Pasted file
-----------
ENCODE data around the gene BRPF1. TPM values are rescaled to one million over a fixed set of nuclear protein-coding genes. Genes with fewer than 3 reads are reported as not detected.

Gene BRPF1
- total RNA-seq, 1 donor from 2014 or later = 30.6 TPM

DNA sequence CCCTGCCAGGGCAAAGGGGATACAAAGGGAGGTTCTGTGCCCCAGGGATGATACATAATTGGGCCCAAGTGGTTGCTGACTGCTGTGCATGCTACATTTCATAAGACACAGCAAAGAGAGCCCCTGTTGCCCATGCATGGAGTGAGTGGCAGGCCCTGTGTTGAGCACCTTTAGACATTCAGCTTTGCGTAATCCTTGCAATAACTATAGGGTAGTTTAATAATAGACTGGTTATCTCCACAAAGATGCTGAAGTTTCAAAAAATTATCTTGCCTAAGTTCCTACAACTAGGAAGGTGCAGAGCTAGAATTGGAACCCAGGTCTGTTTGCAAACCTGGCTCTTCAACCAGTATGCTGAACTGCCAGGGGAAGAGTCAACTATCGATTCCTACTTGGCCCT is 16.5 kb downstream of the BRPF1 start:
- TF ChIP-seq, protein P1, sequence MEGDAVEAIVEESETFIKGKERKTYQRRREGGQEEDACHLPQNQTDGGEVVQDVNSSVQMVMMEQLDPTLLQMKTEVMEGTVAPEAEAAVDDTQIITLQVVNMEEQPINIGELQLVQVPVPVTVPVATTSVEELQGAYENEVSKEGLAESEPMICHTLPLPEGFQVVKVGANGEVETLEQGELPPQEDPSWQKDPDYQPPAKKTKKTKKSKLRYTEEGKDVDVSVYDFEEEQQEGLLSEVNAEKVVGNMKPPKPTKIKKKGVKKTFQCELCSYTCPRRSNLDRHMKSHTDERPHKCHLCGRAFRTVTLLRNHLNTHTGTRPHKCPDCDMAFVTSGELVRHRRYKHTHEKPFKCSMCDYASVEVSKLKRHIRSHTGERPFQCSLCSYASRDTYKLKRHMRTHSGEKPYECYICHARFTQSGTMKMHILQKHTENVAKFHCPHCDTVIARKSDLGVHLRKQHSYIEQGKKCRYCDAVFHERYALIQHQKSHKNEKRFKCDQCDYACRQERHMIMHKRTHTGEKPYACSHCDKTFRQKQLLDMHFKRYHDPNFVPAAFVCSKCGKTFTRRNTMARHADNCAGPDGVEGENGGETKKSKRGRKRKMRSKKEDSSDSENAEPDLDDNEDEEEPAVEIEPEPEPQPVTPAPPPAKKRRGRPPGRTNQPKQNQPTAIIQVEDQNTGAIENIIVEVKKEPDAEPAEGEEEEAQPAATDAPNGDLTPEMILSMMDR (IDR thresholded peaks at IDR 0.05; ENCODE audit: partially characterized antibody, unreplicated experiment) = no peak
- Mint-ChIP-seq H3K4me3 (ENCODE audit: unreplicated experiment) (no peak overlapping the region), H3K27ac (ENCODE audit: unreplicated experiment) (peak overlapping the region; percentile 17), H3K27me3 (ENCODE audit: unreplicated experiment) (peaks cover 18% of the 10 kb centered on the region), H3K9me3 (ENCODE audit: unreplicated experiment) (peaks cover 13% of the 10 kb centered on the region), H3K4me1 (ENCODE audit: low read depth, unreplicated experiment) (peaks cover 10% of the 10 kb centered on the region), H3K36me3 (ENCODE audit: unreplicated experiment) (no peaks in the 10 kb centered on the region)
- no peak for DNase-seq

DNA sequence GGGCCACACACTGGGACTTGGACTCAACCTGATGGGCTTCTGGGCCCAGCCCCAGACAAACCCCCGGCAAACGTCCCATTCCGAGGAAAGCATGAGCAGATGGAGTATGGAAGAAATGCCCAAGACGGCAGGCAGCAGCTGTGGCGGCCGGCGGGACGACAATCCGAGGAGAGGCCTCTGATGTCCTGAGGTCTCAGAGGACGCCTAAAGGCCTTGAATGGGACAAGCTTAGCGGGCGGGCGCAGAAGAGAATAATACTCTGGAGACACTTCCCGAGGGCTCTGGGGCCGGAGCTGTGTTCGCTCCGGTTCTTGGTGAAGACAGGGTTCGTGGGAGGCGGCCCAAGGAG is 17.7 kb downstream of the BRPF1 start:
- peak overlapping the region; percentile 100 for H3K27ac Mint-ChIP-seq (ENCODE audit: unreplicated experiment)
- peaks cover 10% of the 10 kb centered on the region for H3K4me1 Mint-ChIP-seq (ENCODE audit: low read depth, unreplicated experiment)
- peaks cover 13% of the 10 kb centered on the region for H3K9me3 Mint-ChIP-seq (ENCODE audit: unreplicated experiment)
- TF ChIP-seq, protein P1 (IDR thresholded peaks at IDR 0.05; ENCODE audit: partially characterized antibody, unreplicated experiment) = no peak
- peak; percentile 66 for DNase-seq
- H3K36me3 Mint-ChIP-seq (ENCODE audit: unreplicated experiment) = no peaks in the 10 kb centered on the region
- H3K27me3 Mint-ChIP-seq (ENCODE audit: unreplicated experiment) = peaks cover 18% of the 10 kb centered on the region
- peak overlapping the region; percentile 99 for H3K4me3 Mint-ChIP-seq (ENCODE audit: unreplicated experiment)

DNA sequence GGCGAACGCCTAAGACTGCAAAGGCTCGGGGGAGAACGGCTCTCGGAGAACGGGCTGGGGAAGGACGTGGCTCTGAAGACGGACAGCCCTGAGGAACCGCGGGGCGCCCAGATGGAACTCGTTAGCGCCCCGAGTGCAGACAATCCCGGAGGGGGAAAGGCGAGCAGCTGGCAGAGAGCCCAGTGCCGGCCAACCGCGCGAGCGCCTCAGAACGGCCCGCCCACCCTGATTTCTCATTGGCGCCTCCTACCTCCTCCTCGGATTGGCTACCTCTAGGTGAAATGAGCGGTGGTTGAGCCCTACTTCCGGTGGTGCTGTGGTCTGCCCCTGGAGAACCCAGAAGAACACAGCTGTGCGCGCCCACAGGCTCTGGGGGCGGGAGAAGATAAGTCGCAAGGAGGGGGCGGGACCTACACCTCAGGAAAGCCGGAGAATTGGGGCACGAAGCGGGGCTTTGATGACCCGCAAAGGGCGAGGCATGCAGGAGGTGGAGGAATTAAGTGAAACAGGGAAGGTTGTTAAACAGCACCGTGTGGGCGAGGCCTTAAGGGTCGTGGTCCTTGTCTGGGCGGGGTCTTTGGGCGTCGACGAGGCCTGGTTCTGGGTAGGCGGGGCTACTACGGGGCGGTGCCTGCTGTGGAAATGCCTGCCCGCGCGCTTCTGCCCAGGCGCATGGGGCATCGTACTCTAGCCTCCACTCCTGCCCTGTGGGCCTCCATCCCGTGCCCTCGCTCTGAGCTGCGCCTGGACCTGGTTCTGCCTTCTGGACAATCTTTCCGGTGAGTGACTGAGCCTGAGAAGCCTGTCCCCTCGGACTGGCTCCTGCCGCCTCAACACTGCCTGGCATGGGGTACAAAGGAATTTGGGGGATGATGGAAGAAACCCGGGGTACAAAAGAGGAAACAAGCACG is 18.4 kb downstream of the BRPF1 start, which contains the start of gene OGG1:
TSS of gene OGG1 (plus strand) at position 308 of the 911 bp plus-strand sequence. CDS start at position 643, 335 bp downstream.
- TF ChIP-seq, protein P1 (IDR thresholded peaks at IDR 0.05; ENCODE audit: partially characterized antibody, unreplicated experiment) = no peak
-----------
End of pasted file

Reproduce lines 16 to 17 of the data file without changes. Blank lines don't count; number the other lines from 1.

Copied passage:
- peak overlapping the region; percentile 99 for H3K4me3 Mint-ChIP-seq (ENCODE audit: unreplicated experiment)

DNA sequence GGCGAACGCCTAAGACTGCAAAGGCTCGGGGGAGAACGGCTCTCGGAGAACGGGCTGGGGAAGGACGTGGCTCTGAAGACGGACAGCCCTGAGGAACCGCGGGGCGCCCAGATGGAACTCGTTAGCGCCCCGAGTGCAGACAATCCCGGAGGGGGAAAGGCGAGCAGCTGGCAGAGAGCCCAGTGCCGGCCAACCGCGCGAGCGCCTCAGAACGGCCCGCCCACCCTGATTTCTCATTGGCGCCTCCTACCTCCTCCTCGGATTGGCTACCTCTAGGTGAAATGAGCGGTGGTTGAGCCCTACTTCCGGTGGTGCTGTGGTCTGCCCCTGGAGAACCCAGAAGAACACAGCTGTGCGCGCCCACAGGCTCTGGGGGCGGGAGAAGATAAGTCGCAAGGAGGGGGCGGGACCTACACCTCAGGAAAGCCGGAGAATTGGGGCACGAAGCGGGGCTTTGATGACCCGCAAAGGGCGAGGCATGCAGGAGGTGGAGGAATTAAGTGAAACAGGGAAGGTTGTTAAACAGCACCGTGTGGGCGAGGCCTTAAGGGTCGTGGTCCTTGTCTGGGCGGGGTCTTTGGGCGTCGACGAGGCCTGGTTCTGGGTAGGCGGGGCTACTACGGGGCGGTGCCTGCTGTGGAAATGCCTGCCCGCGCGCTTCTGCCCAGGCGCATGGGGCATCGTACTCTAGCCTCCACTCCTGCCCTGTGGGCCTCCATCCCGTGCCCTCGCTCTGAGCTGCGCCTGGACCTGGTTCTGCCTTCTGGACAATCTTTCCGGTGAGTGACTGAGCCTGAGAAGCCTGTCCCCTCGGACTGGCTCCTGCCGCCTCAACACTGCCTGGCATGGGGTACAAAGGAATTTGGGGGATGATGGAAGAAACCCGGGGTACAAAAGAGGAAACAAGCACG is 18.4 kb downstream of the BRPF1 start, which contains the start of gene OGG1: